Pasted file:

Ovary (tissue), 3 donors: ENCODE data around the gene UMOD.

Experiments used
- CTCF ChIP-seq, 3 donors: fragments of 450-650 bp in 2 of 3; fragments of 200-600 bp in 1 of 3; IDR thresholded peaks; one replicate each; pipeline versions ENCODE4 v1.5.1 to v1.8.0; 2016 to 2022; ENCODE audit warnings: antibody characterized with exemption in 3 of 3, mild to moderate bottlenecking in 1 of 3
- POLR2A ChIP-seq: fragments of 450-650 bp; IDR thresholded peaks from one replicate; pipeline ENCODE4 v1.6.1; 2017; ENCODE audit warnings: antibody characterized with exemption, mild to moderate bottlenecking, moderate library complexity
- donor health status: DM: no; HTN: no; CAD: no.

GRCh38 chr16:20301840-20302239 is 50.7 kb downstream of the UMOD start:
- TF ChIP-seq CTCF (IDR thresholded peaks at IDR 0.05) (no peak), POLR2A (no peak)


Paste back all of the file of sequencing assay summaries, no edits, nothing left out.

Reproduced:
Ovary (tissue), 3 donors: ENCODE data around the gene UMOD.

Experiments used
- CTCF ChIP-seq, 3 donors: fragments of 450-650 bp in 2 of 3; fragments of 200-600 bp in 1 of 3; IDR thresholded peaks; one replicate each; pipeline versions ENCODE4 v1.5.1 to v1.8.0; 2016 to 2022; ENCODE audit warnings: antibody characterized with exemption in 3 of 3, mild to moderate bottlenecking in 1 of 3
- POLR2A ChIP-seq: fragments of 450-650 bp; IDR thresholded peaks from one replicate; pipeline ENCODE4 v1.6.1; 2017; ENCODE audit warnings: antibody characterized with exemption, mild to moderate bottlenecking, moderate library complexity
- donor health status: DM: no; HTN: no; CAD: no.

GRCh38 chr16:20301840-20302239 is 50.7 kb downstream of the UMOD start:
- TF ChIP-seq CTCF (IDR thresholded peaks at IDR 0.05) (no peak), POLR2A (no peak)